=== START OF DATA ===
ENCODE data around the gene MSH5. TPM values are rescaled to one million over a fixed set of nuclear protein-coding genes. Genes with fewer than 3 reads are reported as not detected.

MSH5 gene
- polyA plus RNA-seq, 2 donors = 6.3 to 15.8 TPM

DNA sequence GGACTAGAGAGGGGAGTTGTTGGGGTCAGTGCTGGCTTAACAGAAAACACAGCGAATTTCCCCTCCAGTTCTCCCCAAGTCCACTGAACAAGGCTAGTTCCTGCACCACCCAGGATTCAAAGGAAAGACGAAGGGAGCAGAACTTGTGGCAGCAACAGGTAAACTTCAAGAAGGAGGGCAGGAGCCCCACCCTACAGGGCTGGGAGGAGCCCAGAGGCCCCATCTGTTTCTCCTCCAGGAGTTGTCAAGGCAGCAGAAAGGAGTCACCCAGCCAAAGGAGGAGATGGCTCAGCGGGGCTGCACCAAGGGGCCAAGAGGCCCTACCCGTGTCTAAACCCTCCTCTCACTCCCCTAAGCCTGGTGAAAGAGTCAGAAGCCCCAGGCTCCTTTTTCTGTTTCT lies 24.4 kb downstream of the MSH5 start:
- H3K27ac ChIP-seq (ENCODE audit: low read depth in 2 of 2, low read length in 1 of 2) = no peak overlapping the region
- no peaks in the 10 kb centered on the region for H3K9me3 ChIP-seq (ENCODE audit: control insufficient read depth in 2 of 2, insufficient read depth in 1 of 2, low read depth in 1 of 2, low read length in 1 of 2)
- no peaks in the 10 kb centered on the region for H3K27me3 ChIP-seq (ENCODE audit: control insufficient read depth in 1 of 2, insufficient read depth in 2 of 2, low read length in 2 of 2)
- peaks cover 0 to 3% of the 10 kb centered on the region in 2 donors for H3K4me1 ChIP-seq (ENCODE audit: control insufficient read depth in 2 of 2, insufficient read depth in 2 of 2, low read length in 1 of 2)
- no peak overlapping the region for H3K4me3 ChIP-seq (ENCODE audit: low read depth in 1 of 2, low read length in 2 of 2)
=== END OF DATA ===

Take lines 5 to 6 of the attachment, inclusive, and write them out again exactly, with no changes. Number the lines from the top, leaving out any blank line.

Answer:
- H3K27ac ChIP-seq (ENCODE audit: low read depth in 2 of 2, low read length in 1 of 2) = no peak overlapping the region
- no peaks in the 10 kb centered on the region for H3K9me3 ChIP-seq (ENCODE audit: control insufficient read depth in 2 of 2, insufficient read depth in 1 of 2, low read depth in 1 of 2, low read length in 1 of 2)